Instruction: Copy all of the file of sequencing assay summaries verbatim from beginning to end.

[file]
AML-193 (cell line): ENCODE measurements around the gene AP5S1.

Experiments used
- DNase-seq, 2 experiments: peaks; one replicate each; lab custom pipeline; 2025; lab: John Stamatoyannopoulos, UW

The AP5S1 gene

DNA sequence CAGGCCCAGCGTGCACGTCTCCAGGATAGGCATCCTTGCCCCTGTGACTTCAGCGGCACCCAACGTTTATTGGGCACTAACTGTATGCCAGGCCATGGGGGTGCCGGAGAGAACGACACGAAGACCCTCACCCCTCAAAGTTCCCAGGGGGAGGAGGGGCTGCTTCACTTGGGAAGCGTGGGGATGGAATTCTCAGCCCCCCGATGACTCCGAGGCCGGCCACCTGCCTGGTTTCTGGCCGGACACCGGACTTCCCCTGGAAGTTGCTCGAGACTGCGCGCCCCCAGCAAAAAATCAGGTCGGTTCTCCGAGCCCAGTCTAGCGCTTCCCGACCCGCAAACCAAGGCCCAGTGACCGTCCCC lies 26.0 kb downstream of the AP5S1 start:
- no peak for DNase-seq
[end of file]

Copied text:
AML-193 (cell line): ENCODE measurements around the gene AP5S1.

Experiments used
- DNase-seq, 2 experiments: peaks; one replicate each; lab custom pipeline; 2025; lab: John Stamatoyannopoulos, UW

The AP5S1 gene

DNA sequence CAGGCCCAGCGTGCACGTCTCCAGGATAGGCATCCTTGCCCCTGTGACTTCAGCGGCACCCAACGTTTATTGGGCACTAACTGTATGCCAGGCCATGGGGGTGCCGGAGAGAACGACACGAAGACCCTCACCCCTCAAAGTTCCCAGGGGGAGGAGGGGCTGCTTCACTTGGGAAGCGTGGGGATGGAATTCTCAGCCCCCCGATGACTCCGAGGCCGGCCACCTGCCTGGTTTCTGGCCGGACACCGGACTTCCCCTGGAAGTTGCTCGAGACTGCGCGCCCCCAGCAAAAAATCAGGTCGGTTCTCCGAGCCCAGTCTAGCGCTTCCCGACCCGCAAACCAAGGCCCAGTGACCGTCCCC lies 26.0 kb downstream of the AP5S1 start:
- no peak for DNase-seq